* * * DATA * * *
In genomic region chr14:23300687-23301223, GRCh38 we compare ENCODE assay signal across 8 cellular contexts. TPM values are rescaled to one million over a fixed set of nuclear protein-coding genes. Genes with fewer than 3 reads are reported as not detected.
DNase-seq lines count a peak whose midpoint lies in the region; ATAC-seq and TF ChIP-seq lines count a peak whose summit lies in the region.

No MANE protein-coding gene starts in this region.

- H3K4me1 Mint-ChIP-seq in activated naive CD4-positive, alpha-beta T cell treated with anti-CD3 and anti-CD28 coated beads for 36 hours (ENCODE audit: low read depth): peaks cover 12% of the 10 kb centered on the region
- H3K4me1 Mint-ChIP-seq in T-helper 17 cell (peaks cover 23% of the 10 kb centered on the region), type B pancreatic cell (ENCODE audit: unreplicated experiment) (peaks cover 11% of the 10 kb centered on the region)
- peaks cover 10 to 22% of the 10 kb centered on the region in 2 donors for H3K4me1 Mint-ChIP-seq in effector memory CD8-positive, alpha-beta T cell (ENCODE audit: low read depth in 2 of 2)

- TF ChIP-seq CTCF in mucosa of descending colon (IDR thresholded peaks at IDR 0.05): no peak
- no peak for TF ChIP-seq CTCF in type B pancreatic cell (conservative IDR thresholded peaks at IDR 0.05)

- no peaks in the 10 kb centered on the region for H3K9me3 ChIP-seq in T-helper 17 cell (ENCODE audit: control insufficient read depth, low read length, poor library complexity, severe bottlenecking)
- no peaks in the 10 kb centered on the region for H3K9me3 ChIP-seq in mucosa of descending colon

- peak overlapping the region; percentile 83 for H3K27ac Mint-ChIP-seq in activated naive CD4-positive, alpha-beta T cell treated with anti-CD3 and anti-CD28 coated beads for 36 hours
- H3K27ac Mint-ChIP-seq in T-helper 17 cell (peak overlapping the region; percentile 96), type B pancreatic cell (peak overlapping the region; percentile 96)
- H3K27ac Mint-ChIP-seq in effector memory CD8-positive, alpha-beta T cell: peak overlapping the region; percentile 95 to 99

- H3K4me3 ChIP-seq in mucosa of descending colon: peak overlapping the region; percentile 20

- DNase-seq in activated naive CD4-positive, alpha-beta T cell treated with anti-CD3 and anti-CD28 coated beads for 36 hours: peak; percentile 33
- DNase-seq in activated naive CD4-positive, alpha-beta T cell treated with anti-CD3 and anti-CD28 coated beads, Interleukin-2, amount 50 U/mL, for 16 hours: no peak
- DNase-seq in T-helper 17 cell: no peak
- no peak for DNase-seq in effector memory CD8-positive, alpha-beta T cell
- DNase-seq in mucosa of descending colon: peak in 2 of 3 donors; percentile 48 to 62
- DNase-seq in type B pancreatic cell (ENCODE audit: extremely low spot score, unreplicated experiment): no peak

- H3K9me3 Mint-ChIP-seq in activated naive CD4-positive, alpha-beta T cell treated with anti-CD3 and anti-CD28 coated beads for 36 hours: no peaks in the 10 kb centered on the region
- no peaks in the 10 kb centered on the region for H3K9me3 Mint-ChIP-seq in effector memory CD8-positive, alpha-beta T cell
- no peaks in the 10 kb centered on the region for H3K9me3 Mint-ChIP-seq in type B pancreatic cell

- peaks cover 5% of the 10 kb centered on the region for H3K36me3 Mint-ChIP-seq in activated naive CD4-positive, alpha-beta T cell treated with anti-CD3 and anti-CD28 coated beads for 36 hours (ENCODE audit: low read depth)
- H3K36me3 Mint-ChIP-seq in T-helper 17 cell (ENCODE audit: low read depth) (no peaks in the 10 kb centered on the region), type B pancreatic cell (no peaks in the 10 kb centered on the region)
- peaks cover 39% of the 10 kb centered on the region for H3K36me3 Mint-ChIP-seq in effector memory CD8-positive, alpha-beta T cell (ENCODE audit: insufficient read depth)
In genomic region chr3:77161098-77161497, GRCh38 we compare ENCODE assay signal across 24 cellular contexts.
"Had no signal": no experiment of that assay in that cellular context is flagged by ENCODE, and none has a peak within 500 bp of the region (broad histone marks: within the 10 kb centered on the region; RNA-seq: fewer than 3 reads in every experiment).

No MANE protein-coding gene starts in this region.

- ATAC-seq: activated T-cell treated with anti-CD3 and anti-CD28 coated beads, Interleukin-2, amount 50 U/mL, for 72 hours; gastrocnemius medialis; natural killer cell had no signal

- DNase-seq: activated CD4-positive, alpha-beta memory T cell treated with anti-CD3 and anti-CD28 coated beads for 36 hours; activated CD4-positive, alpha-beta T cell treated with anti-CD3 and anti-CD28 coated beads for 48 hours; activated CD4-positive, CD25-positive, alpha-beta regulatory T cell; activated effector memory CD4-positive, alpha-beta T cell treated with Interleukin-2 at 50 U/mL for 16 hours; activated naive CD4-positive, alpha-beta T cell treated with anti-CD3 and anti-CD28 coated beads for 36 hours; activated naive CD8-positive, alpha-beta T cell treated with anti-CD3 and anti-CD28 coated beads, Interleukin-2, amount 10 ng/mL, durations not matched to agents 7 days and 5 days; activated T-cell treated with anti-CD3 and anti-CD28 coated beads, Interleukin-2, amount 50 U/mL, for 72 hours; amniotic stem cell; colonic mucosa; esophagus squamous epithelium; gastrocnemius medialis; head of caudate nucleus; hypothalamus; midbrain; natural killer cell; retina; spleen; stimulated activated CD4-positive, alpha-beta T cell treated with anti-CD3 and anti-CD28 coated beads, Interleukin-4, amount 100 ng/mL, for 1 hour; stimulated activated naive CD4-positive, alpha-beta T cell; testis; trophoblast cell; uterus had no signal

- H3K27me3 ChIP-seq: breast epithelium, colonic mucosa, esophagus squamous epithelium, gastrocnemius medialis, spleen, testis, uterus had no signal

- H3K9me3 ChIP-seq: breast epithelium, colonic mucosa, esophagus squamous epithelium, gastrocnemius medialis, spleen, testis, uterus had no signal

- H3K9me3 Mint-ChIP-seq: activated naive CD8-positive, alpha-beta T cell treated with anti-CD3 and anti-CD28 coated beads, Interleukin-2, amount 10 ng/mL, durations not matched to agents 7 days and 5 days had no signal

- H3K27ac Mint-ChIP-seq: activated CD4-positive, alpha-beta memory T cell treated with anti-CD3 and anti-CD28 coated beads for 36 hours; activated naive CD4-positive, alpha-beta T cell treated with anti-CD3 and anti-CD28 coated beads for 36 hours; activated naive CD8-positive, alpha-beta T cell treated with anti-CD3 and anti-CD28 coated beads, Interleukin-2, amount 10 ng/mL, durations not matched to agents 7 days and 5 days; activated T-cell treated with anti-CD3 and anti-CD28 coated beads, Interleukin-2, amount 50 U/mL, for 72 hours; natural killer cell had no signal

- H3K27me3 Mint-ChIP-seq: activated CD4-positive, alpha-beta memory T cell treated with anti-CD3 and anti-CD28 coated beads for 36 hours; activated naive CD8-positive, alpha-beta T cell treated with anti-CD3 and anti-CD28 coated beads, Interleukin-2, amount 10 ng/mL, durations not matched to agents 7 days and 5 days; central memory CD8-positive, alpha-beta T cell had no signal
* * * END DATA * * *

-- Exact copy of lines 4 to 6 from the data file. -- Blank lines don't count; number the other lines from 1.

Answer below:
- H3K4me1 Mint-ChIP-seq in activated naive CD4-positive, alpha-beta T cell treated with anti-CD3 and anti-CD28 coated beads for 36 hours (ENCODE audit: low read depth): peaks cover 12% of the 10 kb centered on the region
- H3K4me1 Mint-ChIP-seq in T-helper 17 cell (peaks cover 23% of the 10 kb centered on the region), type B pancreatic cell (ENCODE audit: unreplicated experiment) (peaks cover 11% of the 10 kb centered on the region)
- peaks cover 10 to 22% of the 10 kb centered on the region in 2 donors for H3K4me1 Mint-ChIP-seq in effector memory CD8-positive, alpha-beta T cell (ENCODE audit: low read depth in 2 of 2)